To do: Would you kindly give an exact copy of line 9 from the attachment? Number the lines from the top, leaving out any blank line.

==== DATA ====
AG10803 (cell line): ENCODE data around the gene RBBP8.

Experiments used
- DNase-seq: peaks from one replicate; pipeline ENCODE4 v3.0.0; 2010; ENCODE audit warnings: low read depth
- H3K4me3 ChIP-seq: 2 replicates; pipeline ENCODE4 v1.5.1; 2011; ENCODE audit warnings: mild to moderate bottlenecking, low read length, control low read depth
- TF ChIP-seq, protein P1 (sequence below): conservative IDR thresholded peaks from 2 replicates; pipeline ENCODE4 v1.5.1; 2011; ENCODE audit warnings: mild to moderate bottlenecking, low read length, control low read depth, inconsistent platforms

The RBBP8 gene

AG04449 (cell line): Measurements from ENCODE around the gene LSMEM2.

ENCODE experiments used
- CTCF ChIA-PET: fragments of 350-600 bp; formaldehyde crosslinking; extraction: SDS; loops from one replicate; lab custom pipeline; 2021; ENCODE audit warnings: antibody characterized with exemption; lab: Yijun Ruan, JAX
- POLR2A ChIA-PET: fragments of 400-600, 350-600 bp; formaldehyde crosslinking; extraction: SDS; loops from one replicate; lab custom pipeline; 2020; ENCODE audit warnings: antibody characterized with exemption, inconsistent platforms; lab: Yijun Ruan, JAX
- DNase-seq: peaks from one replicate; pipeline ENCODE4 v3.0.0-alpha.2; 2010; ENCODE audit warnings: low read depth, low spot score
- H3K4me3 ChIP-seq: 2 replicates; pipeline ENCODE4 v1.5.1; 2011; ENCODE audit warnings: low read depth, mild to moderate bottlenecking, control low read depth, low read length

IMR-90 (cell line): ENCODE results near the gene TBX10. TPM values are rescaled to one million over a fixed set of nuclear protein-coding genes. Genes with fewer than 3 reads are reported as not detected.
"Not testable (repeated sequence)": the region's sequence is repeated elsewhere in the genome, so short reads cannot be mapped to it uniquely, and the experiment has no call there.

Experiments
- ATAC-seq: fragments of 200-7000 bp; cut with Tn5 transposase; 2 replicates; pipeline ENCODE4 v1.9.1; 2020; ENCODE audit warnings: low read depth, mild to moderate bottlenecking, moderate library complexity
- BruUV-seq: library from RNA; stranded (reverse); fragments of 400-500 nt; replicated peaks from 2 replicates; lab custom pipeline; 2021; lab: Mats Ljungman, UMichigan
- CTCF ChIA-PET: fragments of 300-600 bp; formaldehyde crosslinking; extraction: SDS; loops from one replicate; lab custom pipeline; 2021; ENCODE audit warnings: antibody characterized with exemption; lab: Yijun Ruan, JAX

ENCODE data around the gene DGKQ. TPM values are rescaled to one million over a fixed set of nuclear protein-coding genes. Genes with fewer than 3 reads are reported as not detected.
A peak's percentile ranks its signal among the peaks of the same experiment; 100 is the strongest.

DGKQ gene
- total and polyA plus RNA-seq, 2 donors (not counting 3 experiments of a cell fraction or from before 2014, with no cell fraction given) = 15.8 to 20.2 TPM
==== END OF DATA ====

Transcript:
- CTCF ChIA-PET: fragments of 350-600 bp; formaldehyde crosslinking; extraction: SDS; loops from one replicate; lab custom pipeline; 2021; ENCODE audit warnings: antibody characterized with exemption; lab: Yijun Ruan, JAX